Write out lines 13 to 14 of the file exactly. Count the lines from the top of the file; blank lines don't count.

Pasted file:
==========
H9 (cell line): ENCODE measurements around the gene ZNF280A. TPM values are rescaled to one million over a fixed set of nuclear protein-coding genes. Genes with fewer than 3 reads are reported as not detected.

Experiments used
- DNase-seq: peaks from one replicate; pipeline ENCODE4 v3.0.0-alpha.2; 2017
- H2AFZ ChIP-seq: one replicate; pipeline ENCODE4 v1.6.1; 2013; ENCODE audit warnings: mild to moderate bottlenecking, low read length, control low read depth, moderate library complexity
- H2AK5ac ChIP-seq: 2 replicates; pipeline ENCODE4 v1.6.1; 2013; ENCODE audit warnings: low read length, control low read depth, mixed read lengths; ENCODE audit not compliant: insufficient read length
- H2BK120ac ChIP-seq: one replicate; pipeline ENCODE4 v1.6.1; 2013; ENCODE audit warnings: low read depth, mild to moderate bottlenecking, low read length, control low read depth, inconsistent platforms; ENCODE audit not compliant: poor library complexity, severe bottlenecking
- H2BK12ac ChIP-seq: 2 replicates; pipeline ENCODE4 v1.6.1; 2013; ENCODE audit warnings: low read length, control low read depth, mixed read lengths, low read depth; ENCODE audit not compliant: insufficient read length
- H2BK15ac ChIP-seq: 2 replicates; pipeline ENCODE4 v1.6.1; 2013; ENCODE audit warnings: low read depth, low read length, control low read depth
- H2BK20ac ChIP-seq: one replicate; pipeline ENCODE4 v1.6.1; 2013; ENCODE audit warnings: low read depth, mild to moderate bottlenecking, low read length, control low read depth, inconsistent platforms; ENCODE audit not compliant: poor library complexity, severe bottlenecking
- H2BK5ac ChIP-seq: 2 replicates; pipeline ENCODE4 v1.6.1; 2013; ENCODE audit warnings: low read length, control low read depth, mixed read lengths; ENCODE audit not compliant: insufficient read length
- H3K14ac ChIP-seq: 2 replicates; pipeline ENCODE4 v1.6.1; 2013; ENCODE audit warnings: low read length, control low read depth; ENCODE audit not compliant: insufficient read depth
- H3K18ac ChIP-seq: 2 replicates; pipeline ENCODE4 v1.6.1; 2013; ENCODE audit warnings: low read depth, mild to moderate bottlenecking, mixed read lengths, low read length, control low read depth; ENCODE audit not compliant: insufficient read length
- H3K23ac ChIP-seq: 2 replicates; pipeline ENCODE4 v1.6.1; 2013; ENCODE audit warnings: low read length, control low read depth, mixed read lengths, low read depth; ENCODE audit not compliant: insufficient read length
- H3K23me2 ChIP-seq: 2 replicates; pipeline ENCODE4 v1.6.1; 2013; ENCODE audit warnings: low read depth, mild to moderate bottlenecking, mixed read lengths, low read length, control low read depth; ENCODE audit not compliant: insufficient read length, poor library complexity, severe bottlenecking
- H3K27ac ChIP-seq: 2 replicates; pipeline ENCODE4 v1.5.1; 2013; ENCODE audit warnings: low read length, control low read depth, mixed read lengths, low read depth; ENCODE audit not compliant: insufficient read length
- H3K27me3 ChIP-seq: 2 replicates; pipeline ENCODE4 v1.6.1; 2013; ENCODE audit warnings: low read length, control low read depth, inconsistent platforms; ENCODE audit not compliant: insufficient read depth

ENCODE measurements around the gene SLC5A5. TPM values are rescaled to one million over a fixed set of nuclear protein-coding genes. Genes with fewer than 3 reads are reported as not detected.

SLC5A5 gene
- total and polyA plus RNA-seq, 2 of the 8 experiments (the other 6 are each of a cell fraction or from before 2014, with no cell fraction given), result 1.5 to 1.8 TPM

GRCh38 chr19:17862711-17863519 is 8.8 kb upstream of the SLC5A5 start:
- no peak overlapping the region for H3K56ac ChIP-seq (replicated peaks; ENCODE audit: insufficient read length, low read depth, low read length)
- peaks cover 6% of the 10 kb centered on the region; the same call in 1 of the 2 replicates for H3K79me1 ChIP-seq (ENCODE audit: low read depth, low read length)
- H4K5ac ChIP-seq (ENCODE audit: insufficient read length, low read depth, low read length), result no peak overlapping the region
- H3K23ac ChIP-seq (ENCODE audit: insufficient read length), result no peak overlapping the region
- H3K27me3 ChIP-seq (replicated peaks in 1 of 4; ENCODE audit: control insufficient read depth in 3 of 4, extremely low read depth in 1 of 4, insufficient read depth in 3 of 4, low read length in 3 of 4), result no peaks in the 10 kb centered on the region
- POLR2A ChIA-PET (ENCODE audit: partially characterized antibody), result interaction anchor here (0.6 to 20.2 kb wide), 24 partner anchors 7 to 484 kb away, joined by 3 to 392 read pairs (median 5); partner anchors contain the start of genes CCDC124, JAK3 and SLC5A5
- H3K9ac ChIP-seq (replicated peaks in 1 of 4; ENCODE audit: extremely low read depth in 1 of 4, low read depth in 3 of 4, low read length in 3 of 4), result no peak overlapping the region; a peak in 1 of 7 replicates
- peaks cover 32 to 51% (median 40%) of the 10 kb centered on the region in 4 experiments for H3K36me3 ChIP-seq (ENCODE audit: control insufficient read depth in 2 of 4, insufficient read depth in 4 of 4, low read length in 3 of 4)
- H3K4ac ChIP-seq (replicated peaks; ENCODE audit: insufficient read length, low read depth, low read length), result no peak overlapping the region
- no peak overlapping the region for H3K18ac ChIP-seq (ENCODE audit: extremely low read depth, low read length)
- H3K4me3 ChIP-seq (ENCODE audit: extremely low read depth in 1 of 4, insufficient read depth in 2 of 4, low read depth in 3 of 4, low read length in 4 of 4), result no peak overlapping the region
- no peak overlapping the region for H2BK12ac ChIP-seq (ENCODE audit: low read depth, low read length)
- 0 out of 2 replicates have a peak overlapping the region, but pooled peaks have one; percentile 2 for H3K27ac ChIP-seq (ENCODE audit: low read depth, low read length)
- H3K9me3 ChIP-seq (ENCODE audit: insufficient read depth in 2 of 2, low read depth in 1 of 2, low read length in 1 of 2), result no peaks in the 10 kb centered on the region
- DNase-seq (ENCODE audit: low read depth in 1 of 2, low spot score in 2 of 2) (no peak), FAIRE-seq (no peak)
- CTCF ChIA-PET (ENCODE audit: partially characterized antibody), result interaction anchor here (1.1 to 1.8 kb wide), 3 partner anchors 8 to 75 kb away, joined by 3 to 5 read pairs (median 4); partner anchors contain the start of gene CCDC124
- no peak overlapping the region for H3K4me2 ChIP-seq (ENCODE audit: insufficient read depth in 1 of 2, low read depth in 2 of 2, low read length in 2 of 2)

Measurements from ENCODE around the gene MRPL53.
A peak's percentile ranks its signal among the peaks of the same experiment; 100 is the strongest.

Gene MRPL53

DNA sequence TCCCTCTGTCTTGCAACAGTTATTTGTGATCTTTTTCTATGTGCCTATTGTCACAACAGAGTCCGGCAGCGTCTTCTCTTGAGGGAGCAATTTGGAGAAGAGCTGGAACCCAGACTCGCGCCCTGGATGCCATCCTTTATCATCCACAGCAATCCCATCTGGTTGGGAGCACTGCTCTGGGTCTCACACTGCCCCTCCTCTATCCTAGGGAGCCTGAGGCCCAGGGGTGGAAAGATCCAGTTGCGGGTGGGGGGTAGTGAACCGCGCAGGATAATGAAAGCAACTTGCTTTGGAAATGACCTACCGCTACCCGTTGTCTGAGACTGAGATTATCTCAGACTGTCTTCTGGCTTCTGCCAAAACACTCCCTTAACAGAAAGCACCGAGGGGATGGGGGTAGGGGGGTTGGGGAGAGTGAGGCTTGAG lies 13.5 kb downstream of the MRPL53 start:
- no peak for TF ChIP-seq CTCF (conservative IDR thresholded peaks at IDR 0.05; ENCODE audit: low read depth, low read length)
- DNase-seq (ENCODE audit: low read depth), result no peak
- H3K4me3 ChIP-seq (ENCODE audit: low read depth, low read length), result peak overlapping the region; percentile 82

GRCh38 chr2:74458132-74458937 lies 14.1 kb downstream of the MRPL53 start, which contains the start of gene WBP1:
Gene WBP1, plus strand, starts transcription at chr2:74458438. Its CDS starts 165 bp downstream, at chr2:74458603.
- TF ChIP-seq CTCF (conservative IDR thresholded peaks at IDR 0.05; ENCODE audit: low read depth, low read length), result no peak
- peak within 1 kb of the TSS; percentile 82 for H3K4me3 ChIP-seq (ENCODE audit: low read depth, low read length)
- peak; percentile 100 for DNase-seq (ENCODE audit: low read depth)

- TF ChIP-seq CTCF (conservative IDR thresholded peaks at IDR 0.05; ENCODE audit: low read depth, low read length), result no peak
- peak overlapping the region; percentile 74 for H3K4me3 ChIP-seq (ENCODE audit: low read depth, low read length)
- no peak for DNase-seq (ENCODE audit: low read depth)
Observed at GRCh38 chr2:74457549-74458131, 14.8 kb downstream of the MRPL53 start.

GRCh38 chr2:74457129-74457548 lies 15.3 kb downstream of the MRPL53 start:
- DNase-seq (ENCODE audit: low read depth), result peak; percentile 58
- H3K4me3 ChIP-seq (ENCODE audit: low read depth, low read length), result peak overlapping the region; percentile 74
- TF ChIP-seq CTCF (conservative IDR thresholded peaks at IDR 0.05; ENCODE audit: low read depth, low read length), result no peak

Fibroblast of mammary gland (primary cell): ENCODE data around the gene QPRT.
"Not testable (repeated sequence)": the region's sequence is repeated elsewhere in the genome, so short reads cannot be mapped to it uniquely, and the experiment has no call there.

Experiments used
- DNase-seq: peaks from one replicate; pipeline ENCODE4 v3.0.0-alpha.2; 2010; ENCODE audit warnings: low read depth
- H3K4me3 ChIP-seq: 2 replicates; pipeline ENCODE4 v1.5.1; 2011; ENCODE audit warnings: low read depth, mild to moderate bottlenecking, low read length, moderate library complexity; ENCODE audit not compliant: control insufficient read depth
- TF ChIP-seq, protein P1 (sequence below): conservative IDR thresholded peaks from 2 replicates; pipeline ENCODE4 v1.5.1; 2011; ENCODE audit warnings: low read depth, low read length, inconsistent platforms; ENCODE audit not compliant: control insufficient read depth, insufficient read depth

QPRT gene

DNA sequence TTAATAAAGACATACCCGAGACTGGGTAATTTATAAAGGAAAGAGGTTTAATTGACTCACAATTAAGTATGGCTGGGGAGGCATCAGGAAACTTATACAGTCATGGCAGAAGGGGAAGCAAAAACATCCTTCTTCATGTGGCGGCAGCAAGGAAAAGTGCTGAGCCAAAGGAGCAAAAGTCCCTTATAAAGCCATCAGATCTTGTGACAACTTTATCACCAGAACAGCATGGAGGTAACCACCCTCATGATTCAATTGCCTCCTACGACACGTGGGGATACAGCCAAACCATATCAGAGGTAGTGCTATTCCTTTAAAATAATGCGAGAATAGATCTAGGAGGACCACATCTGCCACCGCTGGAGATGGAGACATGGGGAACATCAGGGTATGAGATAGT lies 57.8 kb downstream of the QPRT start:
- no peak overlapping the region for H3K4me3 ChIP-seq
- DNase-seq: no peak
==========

- H3K23ac ChIP-seq: 2 replicates; pipeline ENCODE4 v1.6.1; 2013; ENCODE audit warnings: low read length, control low read depth, mixed read lengths, low read depth; ENCODE audit not compliant: insufficient read length
- H3K23me2 ChIP-seq: 2 replicates; pipeline ENCODE4 v1.6.1; 2013; ENCODE audit warnings: low read depth, mild to moderate bottlenecking, mixed read lengths, low read length, control low read depth; ENCODE audit not compliant: insufficient read length, poor library complexity, severe bottlenecking